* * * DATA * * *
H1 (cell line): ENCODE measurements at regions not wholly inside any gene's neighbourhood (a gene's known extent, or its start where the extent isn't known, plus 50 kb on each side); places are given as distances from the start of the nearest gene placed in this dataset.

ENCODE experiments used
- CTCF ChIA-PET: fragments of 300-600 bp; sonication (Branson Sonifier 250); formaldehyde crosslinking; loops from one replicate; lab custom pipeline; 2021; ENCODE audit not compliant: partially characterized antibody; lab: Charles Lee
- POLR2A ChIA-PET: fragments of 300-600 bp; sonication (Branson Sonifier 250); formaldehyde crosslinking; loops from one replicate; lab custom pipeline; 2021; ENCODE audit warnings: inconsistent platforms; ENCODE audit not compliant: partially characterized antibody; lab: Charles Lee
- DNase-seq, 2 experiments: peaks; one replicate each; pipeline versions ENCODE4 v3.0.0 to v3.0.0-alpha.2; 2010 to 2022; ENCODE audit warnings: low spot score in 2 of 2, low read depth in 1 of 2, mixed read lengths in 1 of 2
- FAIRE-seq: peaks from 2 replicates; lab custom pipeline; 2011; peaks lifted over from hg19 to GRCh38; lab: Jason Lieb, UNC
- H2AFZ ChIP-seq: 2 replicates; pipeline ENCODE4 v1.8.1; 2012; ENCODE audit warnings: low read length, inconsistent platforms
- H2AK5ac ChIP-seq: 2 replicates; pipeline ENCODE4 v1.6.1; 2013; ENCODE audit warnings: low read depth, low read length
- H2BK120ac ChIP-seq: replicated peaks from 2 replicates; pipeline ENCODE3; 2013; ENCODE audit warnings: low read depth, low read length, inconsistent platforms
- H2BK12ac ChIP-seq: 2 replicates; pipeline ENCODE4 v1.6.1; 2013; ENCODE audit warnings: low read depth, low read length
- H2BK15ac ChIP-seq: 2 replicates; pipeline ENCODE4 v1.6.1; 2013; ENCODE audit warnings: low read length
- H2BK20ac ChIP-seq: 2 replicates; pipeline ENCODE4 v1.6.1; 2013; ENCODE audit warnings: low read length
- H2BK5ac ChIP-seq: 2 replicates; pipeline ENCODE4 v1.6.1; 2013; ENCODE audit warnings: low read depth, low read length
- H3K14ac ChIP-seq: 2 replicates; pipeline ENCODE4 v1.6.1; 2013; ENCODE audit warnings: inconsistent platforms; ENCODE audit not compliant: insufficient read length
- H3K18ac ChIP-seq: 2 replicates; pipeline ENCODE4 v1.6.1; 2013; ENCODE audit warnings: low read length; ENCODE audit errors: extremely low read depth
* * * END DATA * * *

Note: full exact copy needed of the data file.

H1 (cell line): ENCODE measurements at regions not wholly inside any gene's neighbourhood (a gene's known extent, or its start where the extent isn't known, plus 50 kb on each side); places are given as distances from the start of the nearest gene placed in this dataset.

ENCODE experiments used
- CTCF ChIA-PET: fragments of 300-600 bp; sonication (Branson Sonifier 250); formaldehyde crosslinking; loops from one replicate; lab custom pipeline; 2021; ENCODE audit not compliant: partially characterized antibody; lab: Charles Lee
- POLR2A ChIA-PET: fragments of 300-600 bp; sonication (Branson Sonifier 250); formaldehyde crosslinking; loops from one replicate; lab custom pipeline; 2021; ENCODE audit warnings: inconsistent platforms; ENCODE audit not compliant: partially characterized antibody; lab: Charles Lee
- DNase-seq, 2 experiments: peaks; one replicate each; pipeline versions ENCODE4 v3.0.0 to v3.0.0-alpha.2; 2010 to 2022; ENCODE audit warnings: low spot score in 2 of 2, low read depth in 1 of 2, mixed read lengths in 1 of 2
- FAIRE-seq: peaks from 2 replicates; lab custom pipeline; 2011; peaks lifted over from hg19 to GRCh38; lab: Jason Lieb, UNC
- H2AFZ ChIP-seq: 2 replicates; pipeline ENCODE4 v1.8.1; 2012; ENCODE audit warnings: low read length, inconsistent platforms
- H2AK5ac ChIP-seq: 2 replicates; pipeline ENCODE4 v1.6.1; 2013; ENCODE audit warnings: low read depth, low read length
- H2BK120ac ChIP-seq: replicated peaks from 2 replicates; pipeline ENCODE3; 2013; ENCODE audit warnings: low read depth, low read length, inconsistent platforms
- H2BK12ac ChIP-seq: 2 replicates; pipeline ENCODE4 v1.6.1; 2013; ENCODE audit warnings: low read depth, low read length
- H2BK15ac ChIP-seq: 2 replicates; pipeline ENCODE4 v1.6.1; 2013; ENCODE audit warnings: low read length
- H2BK20ac ChIP-seq: 2 replicates; pipeline ENCODE4 v1.6.1; 2013; ENCODE audit warnings: low read length
- H2BK5ac ChIP-seq: 2 replicates; pipeline ENCODE4 v1.6.1; 2013; ENCODE audit warnings: low read depth, low read length
- H3K14ac ChIP-seq: 2 replicates; pipeline ENCODE4 v1.6.1; 2013; ENCODE audit warnings: inconsistent platforms; ENCODE audit not compliant: insufficient read length
- H3K18ac ChIP-seq: 2 replicates; pipeline ENCODE4 v1.6.1; 2013; ENCODE audit warnings: low read length; ENCODE audit errors: extremely low read depth